The yucca stuffed with seco limeño, as a first course, was superb. Accompanied by a rocoto chile sauce. And don’t forget to order huancaina sauce with pretty much whatever you eat. It’s a right  proper partner for the  potato.

Our only compliant: The restaurant’s acoustics. Get a sound designer in there, Gaston. The place gets loud!

Item:  If you’re looking for a good Peruvian food blog (Sp.) check out Cucharas Bravas.  Its Panchita review.  If you’re looking for good ceviche, Panchita is not the place. But then, real Limeños don’t eat ceviche for dinner. I learned that the hard way some years ago ordering it in front of my in-laws after dusk.

Journalist: protect your sources, erase electronic footprints

Kashmir Hill of Forbes compiled a nice list of tools to scrape metadata from documents, photos that could betray sources identities 0r locations. Other ways to keep your reporting data from falling into the right hands: Don’t be a digital packrat. That resists our nature, doesn’t it? And, of course, encrypt data and communications.  I need to start trying Jitsi ( as an alternative to Skype.


Lima’s extraordinary unpreparedness for a major quake

I got quite worried reporting our story about just how unprepared Lima is for a quake of 8.0 magnitude or higher. Lima’s La Republica newspaper summarized the most alarming quotes in Spanish.

Lima authorities have urged everyone to have an emergency backpack at the ready with water, food , flashlight and personal hygiene items. And they are trying to get people to think about situational awareness in a major quake: where is it safest to shelter. Do you run? Duck under a table?

Meanwhile, check out this new study that pinpoints where the world’s “great quakes” are most apt to occur, a PDF:  “The link between great earthquakes and the subduction of oceanic fracture zones.”

Eight of the 15 most devastating quakes ever recorded have occurred where I live – gulp – along the Peru-Chile trench where the undersea Nazca plate collides with the South American continental plate. The Nazca plate slides into the subduction zone at about 3 inches a year on average.

International Court of Justice sets borders in Colombia-Nicaragua dispute over Caribbean islands

Colombia’s government is not happy with the outcome of the court’s ruling.  The Hague court delineated a horseshoe around the English-speaking archipelago, which was first settled by Protestants and claimed by Colombia in the early 19th century. President Santos of Colombia, bowing to pressure from environmentalist and local politicians, announced last year would be no oil exploration in the islands’ waters (the reef is a divers’ paradise). All indications are that Nicaragua will drill. A good Oxfam blog posting on the victory against drilling.  And a description of the Old Providence barrier reef at the islands, designated a Biosphere Reserve by UNESCO in 2000.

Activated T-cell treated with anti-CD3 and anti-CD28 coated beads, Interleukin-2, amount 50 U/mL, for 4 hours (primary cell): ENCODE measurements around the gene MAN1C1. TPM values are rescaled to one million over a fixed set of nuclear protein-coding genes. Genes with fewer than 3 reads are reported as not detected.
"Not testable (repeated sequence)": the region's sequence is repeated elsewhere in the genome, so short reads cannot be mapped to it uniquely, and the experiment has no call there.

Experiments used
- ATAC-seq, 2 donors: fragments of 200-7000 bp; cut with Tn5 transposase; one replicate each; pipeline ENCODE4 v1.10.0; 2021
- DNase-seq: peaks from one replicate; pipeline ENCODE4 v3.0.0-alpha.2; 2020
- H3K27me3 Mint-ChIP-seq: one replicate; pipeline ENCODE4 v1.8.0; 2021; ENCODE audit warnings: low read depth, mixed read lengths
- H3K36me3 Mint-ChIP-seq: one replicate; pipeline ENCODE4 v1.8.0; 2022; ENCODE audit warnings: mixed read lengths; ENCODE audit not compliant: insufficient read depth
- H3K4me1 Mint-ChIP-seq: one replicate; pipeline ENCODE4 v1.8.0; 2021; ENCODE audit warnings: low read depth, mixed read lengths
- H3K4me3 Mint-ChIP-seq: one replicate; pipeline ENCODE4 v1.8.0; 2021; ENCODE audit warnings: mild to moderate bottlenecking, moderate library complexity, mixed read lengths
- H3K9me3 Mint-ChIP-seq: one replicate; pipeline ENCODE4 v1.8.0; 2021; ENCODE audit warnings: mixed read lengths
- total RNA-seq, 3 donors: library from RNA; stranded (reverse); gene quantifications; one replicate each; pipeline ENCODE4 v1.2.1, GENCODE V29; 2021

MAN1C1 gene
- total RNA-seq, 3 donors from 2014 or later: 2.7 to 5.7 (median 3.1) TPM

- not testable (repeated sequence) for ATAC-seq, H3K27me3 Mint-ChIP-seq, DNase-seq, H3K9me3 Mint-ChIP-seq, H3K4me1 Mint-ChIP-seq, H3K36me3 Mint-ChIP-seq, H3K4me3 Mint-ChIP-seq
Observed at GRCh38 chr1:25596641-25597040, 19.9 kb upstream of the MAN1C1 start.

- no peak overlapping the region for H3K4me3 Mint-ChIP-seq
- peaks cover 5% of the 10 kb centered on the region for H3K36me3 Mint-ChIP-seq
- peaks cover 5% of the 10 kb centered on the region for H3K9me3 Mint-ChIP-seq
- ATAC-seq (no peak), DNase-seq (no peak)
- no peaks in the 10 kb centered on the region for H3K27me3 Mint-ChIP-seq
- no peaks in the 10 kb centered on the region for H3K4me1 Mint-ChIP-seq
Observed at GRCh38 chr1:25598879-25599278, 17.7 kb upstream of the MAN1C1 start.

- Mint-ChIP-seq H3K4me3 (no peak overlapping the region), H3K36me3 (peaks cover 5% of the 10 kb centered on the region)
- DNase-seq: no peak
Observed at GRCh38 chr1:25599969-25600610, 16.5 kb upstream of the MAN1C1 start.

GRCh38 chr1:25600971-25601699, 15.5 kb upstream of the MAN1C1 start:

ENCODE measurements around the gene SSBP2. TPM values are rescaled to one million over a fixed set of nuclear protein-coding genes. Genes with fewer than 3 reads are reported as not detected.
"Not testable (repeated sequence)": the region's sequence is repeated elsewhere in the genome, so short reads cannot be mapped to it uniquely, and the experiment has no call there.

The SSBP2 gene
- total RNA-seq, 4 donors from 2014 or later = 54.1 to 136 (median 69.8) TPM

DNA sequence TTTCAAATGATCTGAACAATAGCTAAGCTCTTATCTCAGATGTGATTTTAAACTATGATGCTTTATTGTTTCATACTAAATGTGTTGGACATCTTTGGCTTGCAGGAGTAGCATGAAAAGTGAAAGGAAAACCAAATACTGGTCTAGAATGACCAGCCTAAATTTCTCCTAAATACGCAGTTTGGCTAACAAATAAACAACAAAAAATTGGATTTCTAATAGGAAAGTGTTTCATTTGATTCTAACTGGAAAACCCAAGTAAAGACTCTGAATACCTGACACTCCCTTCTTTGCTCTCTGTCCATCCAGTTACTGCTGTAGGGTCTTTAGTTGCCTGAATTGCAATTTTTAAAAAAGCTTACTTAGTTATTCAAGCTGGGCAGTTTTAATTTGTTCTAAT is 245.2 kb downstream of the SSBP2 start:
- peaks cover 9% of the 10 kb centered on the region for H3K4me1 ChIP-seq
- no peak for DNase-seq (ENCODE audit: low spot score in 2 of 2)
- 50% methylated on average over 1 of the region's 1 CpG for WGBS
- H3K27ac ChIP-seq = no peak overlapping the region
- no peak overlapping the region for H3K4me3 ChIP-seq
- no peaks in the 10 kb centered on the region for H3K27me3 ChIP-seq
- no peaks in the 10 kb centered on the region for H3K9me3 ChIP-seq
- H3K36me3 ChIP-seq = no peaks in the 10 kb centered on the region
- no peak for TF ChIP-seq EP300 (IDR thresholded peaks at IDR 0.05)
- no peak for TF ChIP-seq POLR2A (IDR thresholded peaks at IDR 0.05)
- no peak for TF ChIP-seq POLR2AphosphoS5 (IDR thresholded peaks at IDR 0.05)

See also AP correspondent Andrew Selsky’s 2003  piece on the islands.

Colombian govt cool to FARC cease-fire announcement

As peace talks get under way in Havana, the FARC announces a cease-fire. Not a big surprise, and not well-received by the government.

HAVANA (AP) — Colombia’s main rebel group announced a unilateral cease-fire on Monday as it began much-anticipated peace talks, but the Bogota government responded that it would continue military operations. Top negotiator Ivan Marquez said the Revolutionary Armed Forces of Colombia would halt all acts of sabotage and attacks against government and private property starting at midnight Monday and running through Jan. 20.

He made the announcement as negotiators for both sides entered the talks in Havana without other comment.

Marquez said the move was “aimed at strengthening the climate of understanding necessary for the parties to start a dialogue.”

Hours later, Defense Minister Juan Carlos Pinzon told reporters in the Colombian capital that while the government hoped the FARC would keep its promise, “history shows that this terrorist organization has never kept its word. It’s very difficult to believe.”

He added that Colombian security forces have “the constitutional duty to pursue all criminals who have violated the Constitution.”

Read more at AP’s “The Big Story”


Colombia peace talks start in Havana – Who’s Who

Peace talks get under way in earnest in Havana on Monday nearly three months after negotiators for Colombia’s government and the FARC signed a roadmap that includes a five-point agenda. Up first is land reform, though the start of talks was delayed a few days as both sides hashed out the design of a website that will allow “civil society” to provide input.

The Santos government is trying to keep the substance of the negotiations from the news media until such time as both sides have announcements to make. We’ll see how that goes. We’ve profiled the two top negotiators, the Dutch guerrilla Tanja Nijmeijer and Simon Trinidad, the FARC commander penned up at the maximum-security prison in the Rocky Mountains where the United States holds its most notorious convicted terrorists. Trinidad’s story highlights the depth of U.S. involvement in the conflict. It also helps explain why reaching a peace agreement will be so difficult.

If you read Spanish, I highly recommend ‘Libranos del Bien’ to get a good sense of the society that bred Trinidad and the paramilitary warlord Rodrigo Tovar Pupo, aka Jorge 40. He’s also now in a U.S. prison.